Organized Chaos and Giving Up Control: 2 Keys to Social Enterprise Innovation
Serbian-American inventor Nicola Tesla dreamed of working for the greatest innovator of his time: Thomas Edison. And in 1884, Tesla did just that. Yet, he quit Edison’s Machine Works after a mere six months.
It is somewhat unclear why Tesla quit his dream job, but many cite Edison’s assessment that his ideas were “splendid,” but “utterly impractical,” prompting his company’s rejection of Tesla’s proposed alternating current (AC) electrical grid. What we do know for sure is that when Tesla left Edison, he became an entrepreneur. He found investors to support his ideas on alternating current and by 1888, he received over 30 patents for his inventions that shaped the design of the modern AC electricity supply system. He changed America’s industry and our way of life. When you see Tesla cars on the road, think about the young immigrant entrepreneur who didn’t give up on his ambitious ideas that others considered “crazy.”
Many organizations are too often focused on established paradigms. As a result, they miss unique opportunities to leverage organizational talent and opportunities to reinvent their industries. At the Israeli-American Council (IAC), the nonprofit that we founded in 2007, we strive to make sure we don’t miss the “Teslas”; and we have created a laboratory for experimentation in the field of social enterprise.
We create a safe space for intrapreneurship: the act of behaving like an entrepreneur while working within a large organization.
The IAC has become the fastest-growing Jewish organization in America, expanding from a single location to 18 offices across the U.S. in just a couple of years. We are active in 27 states and on more than 90 college campuses, with hundreds of community leaders and volunteers. In our early days, our ability to be agile was simple and intuitive. Today, maintaining an innovative and learning organization that is so widespread, flat and diverse is a whole other challenge.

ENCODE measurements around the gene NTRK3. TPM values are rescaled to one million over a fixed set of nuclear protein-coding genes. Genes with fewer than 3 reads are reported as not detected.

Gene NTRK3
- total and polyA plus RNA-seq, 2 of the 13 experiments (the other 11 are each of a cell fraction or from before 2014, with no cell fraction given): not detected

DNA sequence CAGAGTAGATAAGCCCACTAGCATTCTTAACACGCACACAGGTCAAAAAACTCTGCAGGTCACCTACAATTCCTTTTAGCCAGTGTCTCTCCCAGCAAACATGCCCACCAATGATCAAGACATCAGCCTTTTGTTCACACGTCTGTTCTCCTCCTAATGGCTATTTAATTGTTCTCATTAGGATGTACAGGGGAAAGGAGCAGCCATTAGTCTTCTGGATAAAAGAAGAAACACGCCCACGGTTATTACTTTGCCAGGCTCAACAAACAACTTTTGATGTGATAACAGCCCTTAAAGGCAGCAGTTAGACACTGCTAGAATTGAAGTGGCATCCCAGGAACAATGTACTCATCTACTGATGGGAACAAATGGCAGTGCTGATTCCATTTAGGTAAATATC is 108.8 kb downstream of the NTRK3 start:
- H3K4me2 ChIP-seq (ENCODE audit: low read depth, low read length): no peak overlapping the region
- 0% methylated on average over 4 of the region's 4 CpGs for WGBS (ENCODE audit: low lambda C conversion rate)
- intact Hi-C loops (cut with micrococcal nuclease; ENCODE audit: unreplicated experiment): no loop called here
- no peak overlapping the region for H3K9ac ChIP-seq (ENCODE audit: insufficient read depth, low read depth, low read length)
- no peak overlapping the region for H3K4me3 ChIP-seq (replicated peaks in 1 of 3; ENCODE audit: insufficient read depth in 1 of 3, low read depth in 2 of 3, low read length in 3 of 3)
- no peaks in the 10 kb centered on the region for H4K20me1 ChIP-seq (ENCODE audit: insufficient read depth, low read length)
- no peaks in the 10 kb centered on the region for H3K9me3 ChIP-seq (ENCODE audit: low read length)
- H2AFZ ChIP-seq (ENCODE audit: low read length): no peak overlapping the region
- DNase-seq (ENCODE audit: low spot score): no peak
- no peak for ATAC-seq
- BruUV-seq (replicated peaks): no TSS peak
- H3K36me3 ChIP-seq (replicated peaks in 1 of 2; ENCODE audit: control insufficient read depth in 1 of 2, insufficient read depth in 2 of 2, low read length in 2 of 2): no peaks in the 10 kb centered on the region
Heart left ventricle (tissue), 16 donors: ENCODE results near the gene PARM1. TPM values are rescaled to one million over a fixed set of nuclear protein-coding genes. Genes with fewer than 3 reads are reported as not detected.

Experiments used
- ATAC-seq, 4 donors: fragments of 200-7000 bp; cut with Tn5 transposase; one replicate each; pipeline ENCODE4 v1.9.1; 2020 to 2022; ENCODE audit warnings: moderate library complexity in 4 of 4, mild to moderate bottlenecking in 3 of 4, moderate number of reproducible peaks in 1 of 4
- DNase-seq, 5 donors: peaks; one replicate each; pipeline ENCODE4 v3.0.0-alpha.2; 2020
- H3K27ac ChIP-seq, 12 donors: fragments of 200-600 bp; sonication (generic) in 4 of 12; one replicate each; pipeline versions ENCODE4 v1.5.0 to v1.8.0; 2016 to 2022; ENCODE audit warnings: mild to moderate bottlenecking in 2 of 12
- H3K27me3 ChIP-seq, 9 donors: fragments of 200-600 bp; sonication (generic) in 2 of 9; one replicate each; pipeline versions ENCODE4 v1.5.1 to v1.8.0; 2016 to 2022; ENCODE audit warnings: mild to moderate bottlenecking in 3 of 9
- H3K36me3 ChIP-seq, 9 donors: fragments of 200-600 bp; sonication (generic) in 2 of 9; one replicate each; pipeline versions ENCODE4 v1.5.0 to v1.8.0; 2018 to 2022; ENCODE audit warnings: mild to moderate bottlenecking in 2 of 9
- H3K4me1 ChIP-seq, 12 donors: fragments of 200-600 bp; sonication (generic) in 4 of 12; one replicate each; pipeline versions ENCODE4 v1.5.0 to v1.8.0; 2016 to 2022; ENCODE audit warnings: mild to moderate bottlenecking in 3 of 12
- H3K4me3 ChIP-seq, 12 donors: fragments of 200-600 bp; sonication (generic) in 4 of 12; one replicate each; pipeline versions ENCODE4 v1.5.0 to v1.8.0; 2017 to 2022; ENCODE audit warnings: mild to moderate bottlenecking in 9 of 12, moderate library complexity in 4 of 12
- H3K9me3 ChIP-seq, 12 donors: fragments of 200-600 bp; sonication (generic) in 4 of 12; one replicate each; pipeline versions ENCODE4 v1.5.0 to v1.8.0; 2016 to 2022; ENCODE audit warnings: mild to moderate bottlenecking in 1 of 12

“Balagan” is the Hebrew word for chaos. “Big balagan” is, for example, “big chaos.”
IAC Council member Dror Aviely, who is based in Boston, shared with me the term “organized balagan” to describe how Israel and Israelis operate. I have adopted the term because I believe it is a fitting description of where we want to be.
To drive the innovation that advances an organization’s mission, it is critical to create clear boundaries, while simultaneously providing a safe space for ideas to go wild. For us, “organized balagan” represents a rapid and structured innovative mechanism. It is the way to foster intrapreneurship.
Initially, we asked each of our IAC regions to create their own programs. The result was quite a balagan—a small taste of the biblical Tower of Babel story (Genesis 11:1-9), in which God confounded humanity’s speech so that they could no longer understand each other and build a tower tall enough to reach heaven.
Many IAC programs—even those carrying the same name—had minimal connection, uniformity and consistency. It was difficult to make sure our national vision was shining through at the regional level, and it seemed impossible to drive change or measure success.